Skip to main content

Gearing Up for the AAHPM Annual Meeting


This is the first in a series of posts focused on the upcoming American Academy of Hospice and Palliative Medicine’s (AAHPM) Annual Assembly in New Orleans.    

The AAHPM annual meeting serves as a venue for health professionals from diverse disciplines to gather together and learn from each other.  A particular challenge with such a broad audience is that it requires the participation of all disciplines as educators in workshops and symposiums to create a truly effective educational experience for all conference attendees.

Shaida Talebreza, MD, from the University of Utah School of Medicine, has put together a pre-conference workshop aiming to amplify the voice of  early career professionals from all health disciplines at future local, regional and national meetings by sharpening their skills in abstract writing and effective presentation preparation.

This is shaping up to be a fun and interactive workshop involving large-group educational sessions and hands-on small-group sessions in which participants will work with some fabulous facilitators including Rodney Tucker, Tanya Stewart, Pat Coyne, Keith Swetz, Paul Tatum, Rachelle Bernacki, and Arif Kamal.   Some of the topics include:
  1. Patrick Coyne, Rodney Tucker, and Tanya Stewart will facilitate a session on how the AAHPM Planning Committee selects abstracts for the Annual Assembly followed by small group exercises focused on the characteristics of a successful abstract submission  
  2. Rachelle Bernacki and I will be leading a discussion on the 10 rules of effective PowerPoint presentations
  3. Keith Swetz and Arif Kamal will lead a session where they give examples of creative educational methods that can be utilized during a meeting presentation
  4. Small group facilitators will help attendees collaborate with each other to develop effective abstract submissions for a local, regional, or national meeting presentation.

So if you haven't signed up for a pre-conference workshop, think about joining us at "Winning! Taking Your Presentation to the Next Level: From Abstract Submission to Magic at the Podium".

by: Eric Widera (@ewidera)

Comments

Bruce Scott said…
So Eric, I attended someone else's morning preconference event instead of yours. (It was the Arnold/Back/Tulsky session on teaching communication skills, which was excellent.)

Does this mean that I given up on ever hearing 10 Rules of Effective Power Point Presentations?

Perhaps it would make a good post here. :)

Popular posts from this blog

The Future of Palliative Care: A Podcast with Diane Meier

There are few names more closely associated with palliative care than Diane Meier.  She is an international leader of palliative care, a MacArthur "genius" awardee, and amongst many other leadership roles, the CEO of the Center to Advance Palliative Care (CAPC).  We were lucky enough to snag Diane for our podcast to talk about everything we always wanted to ask her, including:
What keeps her up at night?Does palliative care need a national strategy and if so why and what would it look like?The history of CAPC and the leadership centersAdvice that she has for graduating fellows who want to continue to move palliative care forward as they start their new careersWhat she imagines palliative care will look like in 10 or 15 years?What is the biggest threat facing palliative care? So take a listen and if you want to dive a little deeper, here are two articles that we discussed during the podcast:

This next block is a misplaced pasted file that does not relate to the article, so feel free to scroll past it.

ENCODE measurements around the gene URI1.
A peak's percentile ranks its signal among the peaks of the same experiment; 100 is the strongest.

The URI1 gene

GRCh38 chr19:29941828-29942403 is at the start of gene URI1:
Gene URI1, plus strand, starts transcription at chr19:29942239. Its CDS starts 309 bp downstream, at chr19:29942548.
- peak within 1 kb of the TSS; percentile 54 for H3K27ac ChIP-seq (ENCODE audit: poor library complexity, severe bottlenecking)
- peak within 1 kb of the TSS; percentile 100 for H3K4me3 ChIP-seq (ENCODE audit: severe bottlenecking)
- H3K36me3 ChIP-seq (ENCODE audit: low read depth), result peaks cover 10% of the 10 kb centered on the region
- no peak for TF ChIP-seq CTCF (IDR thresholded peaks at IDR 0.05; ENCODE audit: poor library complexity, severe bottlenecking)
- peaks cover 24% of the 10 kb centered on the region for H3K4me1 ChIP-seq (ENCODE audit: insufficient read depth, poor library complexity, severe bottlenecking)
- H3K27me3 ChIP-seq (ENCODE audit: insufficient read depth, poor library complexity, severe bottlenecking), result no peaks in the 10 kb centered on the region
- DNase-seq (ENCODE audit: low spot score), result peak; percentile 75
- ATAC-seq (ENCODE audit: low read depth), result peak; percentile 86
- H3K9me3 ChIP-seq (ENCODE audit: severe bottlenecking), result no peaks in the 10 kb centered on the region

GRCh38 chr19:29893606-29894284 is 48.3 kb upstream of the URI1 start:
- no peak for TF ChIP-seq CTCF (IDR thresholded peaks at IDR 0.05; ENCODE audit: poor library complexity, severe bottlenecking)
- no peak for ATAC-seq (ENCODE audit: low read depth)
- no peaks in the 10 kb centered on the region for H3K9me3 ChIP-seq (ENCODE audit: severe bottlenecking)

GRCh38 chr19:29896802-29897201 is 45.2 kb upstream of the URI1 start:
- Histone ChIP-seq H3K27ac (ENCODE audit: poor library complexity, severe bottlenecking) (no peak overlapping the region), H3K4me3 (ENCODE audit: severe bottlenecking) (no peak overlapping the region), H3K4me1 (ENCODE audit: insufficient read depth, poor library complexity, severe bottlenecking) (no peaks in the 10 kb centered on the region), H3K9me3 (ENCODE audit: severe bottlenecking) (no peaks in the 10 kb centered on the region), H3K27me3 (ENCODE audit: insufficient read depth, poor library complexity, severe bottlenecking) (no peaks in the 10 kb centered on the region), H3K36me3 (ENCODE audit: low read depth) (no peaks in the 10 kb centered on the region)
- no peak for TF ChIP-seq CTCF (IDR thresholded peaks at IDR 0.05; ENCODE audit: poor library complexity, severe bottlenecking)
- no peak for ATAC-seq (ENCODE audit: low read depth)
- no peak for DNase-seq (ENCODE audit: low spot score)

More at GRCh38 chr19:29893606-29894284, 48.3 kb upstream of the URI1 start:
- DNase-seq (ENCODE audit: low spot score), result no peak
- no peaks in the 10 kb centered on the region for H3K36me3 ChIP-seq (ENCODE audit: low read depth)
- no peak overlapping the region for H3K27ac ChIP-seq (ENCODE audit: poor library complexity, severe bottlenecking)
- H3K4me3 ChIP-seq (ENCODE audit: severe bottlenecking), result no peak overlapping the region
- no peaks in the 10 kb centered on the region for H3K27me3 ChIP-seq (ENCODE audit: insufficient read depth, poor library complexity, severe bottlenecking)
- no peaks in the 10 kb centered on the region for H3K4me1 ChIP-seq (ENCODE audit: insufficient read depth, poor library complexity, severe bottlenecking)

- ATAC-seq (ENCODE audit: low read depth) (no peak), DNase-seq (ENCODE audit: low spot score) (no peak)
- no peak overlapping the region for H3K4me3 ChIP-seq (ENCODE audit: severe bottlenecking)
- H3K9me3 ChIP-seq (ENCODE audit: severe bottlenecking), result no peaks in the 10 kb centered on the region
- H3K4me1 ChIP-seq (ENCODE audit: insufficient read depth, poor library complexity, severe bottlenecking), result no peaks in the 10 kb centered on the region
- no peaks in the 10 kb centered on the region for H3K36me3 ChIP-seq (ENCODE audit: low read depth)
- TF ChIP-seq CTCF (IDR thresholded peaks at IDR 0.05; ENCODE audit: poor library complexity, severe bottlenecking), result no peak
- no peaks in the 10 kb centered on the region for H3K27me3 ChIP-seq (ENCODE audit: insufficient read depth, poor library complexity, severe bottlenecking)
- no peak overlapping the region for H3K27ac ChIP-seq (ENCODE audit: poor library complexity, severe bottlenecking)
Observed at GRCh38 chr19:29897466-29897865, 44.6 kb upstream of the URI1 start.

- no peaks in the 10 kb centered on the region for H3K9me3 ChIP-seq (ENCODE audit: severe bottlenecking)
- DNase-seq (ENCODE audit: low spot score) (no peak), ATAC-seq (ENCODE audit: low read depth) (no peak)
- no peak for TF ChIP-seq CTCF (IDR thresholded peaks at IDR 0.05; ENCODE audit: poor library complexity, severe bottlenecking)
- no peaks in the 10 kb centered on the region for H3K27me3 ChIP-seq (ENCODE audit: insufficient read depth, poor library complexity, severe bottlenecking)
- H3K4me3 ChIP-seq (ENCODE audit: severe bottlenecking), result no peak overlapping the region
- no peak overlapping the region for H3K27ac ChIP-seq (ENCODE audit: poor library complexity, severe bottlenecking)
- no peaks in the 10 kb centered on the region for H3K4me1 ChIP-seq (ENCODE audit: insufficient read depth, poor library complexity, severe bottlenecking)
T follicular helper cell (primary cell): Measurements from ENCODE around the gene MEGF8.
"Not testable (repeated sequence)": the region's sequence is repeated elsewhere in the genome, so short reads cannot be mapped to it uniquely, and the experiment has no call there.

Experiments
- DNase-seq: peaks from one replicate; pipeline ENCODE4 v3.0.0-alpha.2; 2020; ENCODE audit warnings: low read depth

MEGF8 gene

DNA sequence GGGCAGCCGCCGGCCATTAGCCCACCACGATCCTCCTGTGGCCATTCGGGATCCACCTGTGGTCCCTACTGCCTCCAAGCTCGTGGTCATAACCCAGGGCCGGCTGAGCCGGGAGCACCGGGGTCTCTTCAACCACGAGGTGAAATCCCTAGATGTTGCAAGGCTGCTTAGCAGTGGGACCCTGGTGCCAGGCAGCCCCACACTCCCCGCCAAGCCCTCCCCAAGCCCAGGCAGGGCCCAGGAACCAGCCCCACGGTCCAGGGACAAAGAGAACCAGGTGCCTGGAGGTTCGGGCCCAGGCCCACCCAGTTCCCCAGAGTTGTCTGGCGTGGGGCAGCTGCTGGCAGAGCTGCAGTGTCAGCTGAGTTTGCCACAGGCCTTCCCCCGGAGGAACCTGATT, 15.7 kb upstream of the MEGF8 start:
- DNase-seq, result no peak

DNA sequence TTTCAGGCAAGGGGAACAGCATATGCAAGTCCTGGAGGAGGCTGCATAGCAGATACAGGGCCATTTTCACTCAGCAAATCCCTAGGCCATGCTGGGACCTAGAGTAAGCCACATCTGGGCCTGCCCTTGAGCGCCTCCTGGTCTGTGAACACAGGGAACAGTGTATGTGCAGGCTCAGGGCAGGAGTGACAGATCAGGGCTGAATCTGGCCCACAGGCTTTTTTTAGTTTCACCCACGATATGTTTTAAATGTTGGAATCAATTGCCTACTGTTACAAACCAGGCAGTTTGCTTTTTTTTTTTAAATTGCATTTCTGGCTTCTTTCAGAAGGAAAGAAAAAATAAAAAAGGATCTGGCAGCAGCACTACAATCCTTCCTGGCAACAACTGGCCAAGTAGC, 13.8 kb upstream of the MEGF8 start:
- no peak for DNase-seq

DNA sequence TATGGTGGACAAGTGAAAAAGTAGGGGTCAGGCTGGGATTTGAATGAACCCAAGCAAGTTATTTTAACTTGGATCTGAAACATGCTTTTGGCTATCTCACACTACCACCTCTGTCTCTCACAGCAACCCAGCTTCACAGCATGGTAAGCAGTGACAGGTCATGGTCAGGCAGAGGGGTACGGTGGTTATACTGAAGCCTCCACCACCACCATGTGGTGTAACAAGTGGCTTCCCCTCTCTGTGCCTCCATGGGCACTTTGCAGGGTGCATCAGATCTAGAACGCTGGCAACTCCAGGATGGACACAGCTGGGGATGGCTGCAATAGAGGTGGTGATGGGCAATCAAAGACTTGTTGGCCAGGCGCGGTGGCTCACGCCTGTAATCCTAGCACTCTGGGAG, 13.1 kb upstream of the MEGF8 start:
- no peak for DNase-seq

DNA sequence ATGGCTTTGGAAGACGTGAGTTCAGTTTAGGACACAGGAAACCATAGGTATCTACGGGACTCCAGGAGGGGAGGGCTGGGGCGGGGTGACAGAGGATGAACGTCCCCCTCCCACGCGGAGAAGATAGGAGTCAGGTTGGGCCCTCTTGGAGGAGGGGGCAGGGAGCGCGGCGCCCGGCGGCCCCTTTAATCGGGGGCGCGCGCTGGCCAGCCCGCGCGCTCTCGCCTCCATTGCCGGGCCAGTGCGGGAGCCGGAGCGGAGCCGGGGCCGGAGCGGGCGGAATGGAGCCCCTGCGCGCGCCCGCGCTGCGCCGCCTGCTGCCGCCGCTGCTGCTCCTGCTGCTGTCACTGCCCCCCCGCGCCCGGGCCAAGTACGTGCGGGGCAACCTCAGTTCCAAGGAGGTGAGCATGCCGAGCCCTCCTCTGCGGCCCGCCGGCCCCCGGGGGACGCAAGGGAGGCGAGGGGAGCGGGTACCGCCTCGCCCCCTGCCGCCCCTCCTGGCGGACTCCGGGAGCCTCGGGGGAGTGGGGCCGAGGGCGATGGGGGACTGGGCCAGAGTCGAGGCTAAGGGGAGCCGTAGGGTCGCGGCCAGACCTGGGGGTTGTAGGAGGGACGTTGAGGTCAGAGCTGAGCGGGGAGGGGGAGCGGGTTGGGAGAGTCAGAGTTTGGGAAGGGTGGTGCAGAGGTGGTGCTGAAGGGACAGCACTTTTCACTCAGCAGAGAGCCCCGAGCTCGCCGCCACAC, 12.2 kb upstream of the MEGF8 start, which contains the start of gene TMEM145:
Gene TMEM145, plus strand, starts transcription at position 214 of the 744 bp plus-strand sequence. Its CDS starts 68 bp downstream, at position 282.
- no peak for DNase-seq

A National Strategy For Palliative Care. Health Affairs 2017Palliative Care Leadership…

Advance Care Planning before Major Surgery: A Podcast with Vicky Tang

This week's podcast is all about the intersection of geriatrics, palliative care, advanced care planning and surgery with our guest Dr. Vicky Tang.  Vicky is an assistant professor and researcher here at UCSF.  We talk about her local and national efforts focused on this intersection, including:
Her JAMA Surgery article that showed 3 out of 4 older adults undergoing high risk surgery had no advance care planning (ACP) documentation. Prehab clinics and how ACP fits into these clinicsThe Geriatric Surgery Verification Quality Improvement Program whose goal is to set the standards for geriatric surgical care including ACP discussions prior to surgeryHow frailty fits in and how to assess it (including this paper from JAGS on the value of the chair raise test) So take a listen and check out some of those links.  For those who want to take a deeper dive into how GeriPal and surgery fit together, check out these other podcasts: Zara Cooper on Trauma Surgery, Geriatrics, and Palliative Car…

The Dangers of Fleet Enemas

The dangers of oral sodium phosphate preparations are fairly well known in the medical community. In 2006 the FDA issued it’s first warning that patients taking oral sodium phosphate preparations are at risk for potential for acute kidney injury. Two years later, over-the-counter preparations of these drugs were voluntarily withdrawn by the manufacturers.  Those agents still available by prescription were given black box warnings mainly due to acute phosphate nephropathy that can result in renal failure, especially in older adults. Despite all this talk of oral preparations, little was mentioned about a sodium phosphate preparation that is still available over-the-counter – the Fleet enema.

Why Oral Sodium Phosphate Preparations Are Dangerous 

Before we go into the risks of Fleet enemas, lets spend just a couple sentences on why oral sodium phosphate preparations carry significant risks. First, oral sodium phosphate preparations can cause significant fluid shifts within the colon …